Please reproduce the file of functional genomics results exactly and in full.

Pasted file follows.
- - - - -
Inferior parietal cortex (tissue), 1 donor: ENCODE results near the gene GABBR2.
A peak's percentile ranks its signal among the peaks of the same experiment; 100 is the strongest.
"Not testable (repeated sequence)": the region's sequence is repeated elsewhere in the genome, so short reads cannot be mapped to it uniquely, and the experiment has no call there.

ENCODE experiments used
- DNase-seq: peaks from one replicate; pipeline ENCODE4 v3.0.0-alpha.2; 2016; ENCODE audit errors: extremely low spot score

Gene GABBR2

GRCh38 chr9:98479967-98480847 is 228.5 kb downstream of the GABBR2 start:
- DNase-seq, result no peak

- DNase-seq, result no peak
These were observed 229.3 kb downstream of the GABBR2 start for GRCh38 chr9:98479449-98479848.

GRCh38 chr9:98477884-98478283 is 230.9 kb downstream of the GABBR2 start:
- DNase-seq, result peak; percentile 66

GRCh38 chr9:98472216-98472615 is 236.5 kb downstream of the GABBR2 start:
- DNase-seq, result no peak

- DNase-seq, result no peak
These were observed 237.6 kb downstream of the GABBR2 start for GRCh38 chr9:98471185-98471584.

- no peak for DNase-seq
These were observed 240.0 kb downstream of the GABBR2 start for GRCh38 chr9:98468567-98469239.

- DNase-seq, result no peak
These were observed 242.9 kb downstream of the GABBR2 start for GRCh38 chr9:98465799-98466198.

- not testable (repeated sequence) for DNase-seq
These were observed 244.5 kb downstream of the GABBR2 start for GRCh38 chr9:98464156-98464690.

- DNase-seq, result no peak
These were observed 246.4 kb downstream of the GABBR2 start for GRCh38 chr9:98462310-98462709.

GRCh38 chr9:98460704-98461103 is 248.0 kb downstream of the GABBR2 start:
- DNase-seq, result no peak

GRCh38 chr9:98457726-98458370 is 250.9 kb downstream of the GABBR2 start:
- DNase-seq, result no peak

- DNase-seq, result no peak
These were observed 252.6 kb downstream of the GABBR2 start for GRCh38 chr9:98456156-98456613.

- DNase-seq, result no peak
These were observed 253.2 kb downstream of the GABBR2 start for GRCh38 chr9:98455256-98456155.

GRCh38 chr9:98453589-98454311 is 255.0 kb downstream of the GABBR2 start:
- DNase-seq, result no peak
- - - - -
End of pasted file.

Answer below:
Inferior parietal cortex (tissue), 1 donor: ENCODE results near the gene GABBR2.
A peak's percentile ranks its signal among the peaks of the same experiment; 100 is the strongest.
"Not testable (repeated sequence)": the region's sequence is repeated elsewhere in the genome, so short reads cannot be mapped to it uniquely, and the experiment has no call there.

ENCODE experiments used
- DNase-seq: peaks from one replicate; pipeline ENCODE4 v3.0.0-alpha.2; 2016; ENCODE audit errors: extremely low spot score

Gene GABBR2

GRCh38 chr9:98479967-98480847 is 228.5 kb downstream of the GABBR2 start:
- DNase-seq, result no peak

- DNase-seq, result no peak
These were observed 229.3 kb downstream of the GABBR2 start for GRCh38 chr9:98479449-98479848.

GRCh38 chr9:98477884-98478283 is 230.9 kb downstream of the GABBR2 start:
- DNase-seq, result peak; percentile 66

GRCh38 chr9:98472216-98472615 is 236.5 kb downstream of the GABBR2 start:
- DNase-seq, result no peak

- DNase-seq, result no peak
These were observed 237.6 kb downstream of the GABBR2 start for GRCh38 chr9:98471185-98471584.

- no peak for DNase-seq
These were observed 240.0 kb downstream of the GABBR2 start for GRCh38 chr9:98468567-98469239.

- DNase-seq, result no peak
These were observed 242.9 kb downstream of the GABBR2 start for GRCh38 chr9:98465799-98466198.

- not testable (repeated sequence) for DNase-seq
These were observed 244.5 kb downstream of the GABBR2 start for GRCh38 chr9:98464156-98464690.

- DNase-seq, result no peak
These were observed 246.4 kb downstream of the GABBR2 start for GRCh38 chr9:98462310-98462709.

GRCh38 chr9:98460704-98461103 is 248.0 kb downstream of the GABBR2 start:
- DNase-seq, result no peak

GRCh38 chr9:98457726-98458370 is 250.9 kb downstream of the GABBR2 start:
- DNase-seq, result no peak

- DNase-seq, result no peak
These were observed 252.6 kb downstream of the GABBR2 start for GRCh38 chr9:98456156-98456613.

- DNase-seq, result no peak
These were observed 253.2 kb downstream of the GABBR2 start for GRCh38 chr9:98455256-98456155.

GRCh38 chr9:98453589-98454311 is 255.0 kb downstream of the GABBR2 start:
- DNase-seq, result no peak